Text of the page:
Simple thoughts for engaging technology

1. Think about context. Are you leaving the location of your body? And when you return, will you be disappointed with the meanness of your physical context? Or, will you stay anchored to physical reality, invigorated and equipped to engage your tangible surroundings?

2. Think about volume. Is doing more really better? Perhaps hyperactivity helps you cope with the unsatisfying nature of your tasks. Better to choose fewer,
more meaningful activities. Instead of moving nowhere fast, move slowly to that which inspires you.

3. Think about materials. Do you favour highly manufactured and mysterious objects over basic and transparent things? Consider the labour and the land behind them. Is their manner of production pleasing, does it signify justice and beauty for you?

4. Think about reality. Do you prefer close-ups and instant replays? When we perceive the world through screens and speakers, it’s easy to favour a reality that is brilliant, pliable and rich. Philosopher Albert Borgmann calls this the “glamour” of hyperreality. In contrast, reality is dull, inflexible and slow. It requires patience, discernment, grace and fortitude.

5. Think about thinking. Can you remember details from last week? Can you concentrate on an essay, meditate in silence? As we fail to recall, we begin to lose our bearings, our identity. Are your thoughts expanding. How will you remember who you are if the system goes down?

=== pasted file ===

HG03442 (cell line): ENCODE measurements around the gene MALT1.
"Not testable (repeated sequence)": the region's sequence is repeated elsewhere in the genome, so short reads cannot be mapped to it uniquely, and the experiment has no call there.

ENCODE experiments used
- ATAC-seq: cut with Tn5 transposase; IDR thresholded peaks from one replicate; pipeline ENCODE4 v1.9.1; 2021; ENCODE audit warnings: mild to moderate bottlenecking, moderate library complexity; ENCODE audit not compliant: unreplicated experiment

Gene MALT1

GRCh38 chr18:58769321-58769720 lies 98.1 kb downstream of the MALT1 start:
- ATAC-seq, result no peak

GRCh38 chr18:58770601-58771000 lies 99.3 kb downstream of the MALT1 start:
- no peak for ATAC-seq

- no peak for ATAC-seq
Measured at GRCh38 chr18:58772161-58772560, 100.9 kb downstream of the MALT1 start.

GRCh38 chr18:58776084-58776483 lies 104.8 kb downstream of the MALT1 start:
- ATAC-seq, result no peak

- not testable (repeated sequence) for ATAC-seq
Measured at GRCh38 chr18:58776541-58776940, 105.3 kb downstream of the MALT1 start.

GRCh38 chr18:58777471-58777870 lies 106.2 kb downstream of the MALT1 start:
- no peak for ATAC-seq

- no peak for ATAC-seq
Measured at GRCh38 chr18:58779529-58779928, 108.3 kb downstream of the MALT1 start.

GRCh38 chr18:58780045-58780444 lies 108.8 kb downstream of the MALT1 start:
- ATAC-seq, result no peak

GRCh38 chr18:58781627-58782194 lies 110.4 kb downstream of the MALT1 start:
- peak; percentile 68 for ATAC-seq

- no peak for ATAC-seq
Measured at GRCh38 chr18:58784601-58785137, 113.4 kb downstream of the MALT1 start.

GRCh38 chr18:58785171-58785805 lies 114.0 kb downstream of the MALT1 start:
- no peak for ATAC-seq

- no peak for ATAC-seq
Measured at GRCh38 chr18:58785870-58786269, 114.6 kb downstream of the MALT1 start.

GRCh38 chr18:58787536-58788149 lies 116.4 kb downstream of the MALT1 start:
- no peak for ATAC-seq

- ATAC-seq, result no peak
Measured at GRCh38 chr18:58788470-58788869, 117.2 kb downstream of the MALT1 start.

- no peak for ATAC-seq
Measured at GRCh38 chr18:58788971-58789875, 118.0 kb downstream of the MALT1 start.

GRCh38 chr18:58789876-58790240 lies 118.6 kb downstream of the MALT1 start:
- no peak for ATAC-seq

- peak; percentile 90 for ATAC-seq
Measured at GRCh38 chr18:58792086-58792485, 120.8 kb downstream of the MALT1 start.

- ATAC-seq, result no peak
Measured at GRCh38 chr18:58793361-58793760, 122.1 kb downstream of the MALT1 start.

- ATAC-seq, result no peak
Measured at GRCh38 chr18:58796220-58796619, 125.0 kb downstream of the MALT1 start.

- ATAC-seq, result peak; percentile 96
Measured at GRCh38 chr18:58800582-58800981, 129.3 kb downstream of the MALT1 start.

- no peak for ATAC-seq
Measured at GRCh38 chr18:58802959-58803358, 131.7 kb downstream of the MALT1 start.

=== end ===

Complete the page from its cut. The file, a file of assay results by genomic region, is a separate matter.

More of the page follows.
6. Think about privilege. Do your habits and acquisitions augment the distance between the strong and the weak, rich and poor, manager and clerk, owner and dependents, white and black, indigenous and immigrant? Power can be shared, and power will be taken. Privilege affords open avenues of solidarity: greater burdens, but also deeper joys.

7. Think about divinity. “Something is of ultimate concern if it is divine in a catholic sense, if it is greater and more enduring than myself, a source of gratitude and solace and of delight,” says Albert Borgmann. Eloquence, enthusiasm and sympathy emanate from those preoccupied with such ultimate concerns. Does the fabric of your life allow this to unfold?

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Issue 20, Winter 2010

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